Plea counsel requested the plea court allow Ramirez to plead GBMI because a psychological report indicated Ramirez understood what he did was wrong but was unable to control his behavior. The State informed the plea court Ramirez underwent a competency evaluation that established he was competent to stand trial. The State introduced the competency evaluation, which was conducted when Ramirez was sixteen years old by Dr. Mayank Dalal (the Dalal evaluation).

Page 105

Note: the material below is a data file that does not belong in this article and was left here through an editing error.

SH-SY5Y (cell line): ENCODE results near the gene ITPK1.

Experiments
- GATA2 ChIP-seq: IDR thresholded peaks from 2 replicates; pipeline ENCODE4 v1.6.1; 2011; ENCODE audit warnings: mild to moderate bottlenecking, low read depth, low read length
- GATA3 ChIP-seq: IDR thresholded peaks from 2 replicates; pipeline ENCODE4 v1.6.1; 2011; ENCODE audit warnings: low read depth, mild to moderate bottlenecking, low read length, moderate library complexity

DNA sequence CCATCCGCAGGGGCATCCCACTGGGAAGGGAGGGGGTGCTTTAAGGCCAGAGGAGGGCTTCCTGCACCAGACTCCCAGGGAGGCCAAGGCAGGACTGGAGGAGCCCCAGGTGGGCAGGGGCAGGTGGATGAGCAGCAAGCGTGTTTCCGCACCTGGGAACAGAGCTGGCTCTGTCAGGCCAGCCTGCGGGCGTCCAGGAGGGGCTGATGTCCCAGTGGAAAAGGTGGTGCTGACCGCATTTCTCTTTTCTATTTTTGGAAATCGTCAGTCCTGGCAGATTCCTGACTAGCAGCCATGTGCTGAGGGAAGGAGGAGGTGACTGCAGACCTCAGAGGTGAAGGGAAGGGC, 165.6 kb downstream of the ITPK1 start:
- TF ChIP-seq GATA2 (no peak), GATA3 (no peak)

According to the Dalal evaluation, Ramirez denied a history of inpatient or outpatient psychiatric treatment. Ramirez reported he attended regular eighth-grade classes and admitted he had been suspended from school eight times. Ramirez claimed he usually received grades of Cs or Ds in school. However, according to the Dalal evaluation, Department of Juvenile Justice (DJJ) school records revealed Ramirez received grades of 92 in language arts, 95 in math, 80 in social studies, 93 in science, and 95 in health. Ramirez denied a history of major medical or psychological problems. Dr. Dalal noted Ramirez had some speech difficulties, which he attributed to a language barrier. Dr. Dalal reported Ramirez " was oriented for time, place, person, and situation" and his thought process was logical and " goal directed." Dr. Dalal found Ramirez's " fund of knowledge was normal," his " abstraction ability was average," his " memory was within normal limits," his " attention and concentration were normal," and he " did not appear to be a danger to himself and/or others."